A biography of Napoleon Bonaparte (1769-1821) that avoids the well-established military details and gives us the story of a singular man.
In a lengthy but highly readable narrative, Zamoyski (Phantom Terror: The Threat of Revolution and the Repression of Liberty 1789-1848, 2014, etc.) eschews a standard history of battles and instead describes a brilliant student and voracious reader. Well-trained at the École Militaire in Paris, he became an artillery officer but took leave from his regiment to help establish Corsica’s independence; he showed his talents first at the Siege of Toulon at age 24. He was brave and indefatigable but tended to disregard superiors and bypass instructions, and he escaped discipline with judicious use of flattery. During the Revolution, his well-led troops successfully stopped the mob at the Tuileries, and he was put in charge of the Army of Italy. His soldiers’ best qualities were their abilities to march quickly and live off the land. They succeeded with poor supply lines, operating in small, self-contained units with strong feelings of honor and love of glory. Throughout his life, Napoleon took propaganda to new levels, fabricating battles and enemy losses. As the author shows, he was a master tactician but no strategist. He never had a solid plan and took his daring to the limits of temerity. He was diminutive and projected an awkward manner and complete lack of grace. However, he possessed an extraordinary ability to inspire his armies. With his establishment as First Consul in 1799, he was determined to make France great, with the Napoleonic code, a stable economy, and a state so well-grounded that when his regime ended, the change occurred without chaos. Of course, his military glory and the vast empire he built from 1799 to 1815 went to his head, and the young Republican quickly transformed himself into an imperious emperor.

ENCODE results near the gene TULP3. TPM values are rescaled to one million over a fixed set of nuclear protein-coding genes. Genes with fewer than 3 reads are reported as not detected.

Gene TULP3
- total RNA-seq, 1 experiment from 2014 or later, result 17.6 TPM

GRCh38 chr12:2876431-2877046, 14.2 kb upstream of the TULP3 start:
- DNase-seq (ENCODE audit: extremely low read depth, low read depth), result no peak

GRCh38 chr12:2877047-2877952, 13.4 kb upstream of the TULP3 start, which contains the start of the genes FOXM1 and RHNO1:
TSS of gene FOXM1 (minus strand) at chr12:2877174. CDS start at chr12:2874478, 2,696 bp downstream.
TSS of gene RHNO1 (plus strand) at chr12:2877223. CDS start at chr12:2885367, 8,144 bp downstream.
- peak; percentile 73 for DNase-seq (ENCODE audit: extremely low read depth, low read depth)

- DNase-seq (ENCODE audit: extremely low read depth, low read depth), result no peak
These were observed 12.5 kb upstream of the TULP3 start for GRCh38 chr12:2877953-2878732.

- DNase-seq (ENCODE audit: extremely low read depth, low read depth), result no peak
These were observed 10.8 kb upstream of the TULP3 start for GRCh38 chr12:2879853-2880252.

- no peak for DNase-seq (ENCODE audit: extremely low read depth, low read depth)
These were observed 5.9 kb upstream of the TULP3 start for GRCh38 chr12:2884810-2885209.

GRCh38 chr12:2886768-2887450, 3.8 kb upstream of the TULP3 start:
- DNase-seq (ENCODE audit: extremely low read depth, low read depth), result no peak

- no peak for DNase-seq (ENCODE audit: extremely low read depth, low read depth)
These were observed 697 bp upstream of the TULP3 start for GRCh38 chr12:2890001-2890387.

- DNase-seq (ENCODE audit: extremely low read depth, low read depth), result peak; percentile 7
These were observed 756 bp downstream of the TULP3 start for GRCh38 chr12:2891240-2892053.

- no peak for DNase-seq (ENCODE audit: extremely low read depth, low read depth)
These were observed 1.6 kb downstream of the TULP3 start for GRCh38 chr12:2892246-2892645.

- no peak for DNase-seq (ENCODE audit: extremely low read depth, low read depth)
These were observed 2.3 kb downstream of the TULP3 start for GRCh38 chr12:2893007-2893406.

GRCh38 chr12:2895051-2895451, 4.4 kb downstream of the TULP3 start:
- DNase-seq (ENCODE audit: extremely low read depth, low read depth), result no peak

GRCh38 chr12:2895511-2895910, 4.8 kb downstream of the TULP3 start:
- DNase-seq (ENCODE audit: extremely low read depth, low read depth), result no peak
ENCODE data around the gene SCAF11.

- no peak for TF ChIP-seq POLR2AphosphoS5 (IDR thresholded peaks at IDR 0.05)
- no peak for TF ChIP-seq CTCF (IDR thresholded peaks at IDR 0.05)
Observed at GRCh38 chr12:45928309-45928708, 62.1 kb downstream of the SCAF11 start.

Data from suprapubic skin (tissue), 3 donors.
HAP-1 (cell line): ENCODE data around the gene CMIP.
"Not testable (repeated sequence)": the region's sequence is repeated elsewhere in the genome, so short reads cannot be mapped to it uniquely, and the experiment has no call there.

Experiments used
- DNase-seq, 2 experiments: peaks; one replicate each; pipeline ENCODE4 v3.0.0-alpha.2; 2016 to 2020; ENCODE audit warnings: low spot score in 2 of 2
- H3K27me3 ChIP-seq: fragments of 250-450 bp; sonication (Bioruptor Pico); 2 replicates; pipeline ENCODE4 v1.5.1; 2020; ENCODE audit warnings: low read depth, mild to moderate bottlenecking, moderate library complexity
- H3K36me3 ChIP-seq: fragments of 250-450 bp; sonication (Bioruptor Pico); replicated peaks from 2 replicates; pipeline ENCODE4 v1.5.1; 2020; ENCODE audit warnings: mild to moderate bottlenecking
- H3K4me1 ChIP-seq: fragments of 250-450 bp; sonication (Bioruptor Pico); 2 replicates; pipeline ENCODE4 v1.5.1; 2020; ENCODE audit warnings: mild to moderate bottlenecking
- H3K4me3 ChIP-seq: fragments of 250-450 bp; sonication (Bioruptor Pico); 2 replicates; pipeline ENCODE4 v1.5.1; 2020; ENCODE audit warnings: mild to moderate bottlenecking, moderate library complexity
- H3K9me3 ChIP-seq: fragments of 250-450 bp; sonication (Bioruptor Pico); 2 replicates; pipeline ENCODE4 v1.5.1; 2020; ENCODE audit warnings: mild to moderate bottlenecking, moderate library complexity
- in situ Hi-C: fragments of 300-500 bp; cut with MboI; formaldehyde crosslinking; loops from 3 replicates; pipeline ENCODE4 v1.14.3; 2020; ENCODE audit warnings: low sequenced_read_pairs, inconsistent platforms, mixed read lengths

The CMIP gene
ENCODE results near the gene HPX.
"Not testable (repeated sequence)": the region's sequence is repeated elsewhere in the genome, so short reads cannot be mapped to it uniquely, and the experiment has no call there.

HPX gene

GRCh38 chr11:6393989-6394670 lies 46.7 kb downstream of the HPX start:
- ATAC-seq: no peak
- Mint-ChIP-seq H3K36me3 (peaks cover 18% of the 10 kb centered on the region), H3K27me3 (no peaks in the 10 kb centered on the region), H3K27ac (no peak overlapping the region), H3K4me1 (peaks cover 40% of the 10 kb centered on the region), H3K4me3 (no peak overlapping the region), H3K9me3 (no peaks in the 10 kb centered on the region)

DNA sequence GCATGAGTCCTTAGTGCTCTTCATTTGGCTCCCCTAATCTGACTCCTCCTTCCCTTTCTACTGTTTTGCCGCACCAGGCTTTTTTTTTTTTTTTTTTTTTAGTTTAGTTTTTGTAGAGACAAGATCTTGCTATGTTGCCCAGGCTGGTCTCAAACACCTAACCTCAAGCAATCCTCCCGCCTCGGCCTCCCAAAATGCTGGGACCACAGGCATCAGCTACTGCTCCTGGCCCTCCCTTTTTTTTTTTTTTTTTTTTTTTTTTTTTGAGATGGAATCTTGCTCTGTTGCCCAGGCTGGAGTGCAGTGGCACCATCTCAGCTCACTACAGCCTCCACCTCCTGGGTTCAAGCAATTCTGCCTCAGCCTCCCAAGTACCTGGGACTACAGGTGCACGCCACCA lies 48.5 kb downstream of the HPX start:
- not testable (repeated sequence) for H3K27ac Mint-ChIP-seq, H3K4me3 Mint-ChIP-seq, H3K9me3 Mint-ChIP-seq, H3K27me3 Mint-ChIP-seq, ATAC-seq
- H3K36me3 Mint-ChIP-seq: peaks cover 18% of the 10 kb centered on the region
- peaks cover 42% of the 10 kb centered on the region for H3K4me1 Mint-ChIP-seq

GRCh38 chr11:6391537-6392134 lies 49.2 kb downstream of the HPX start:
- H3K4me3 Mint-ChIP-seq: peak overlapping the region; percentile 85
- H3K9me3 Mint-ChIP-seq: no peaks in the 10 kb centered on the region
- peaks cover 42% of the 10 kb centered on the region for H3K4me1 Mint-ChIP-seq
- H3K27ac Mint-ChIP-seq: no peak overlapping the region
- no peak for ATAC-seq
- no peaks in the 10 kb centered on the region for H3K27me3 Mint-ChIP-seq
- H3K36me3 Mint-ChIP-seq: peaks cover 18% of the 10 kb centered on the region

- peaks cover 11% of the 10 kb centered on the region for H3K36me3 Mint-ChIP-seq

An illuminating, easy-to-read, warts-and-all biography of one of history’s most significant figures.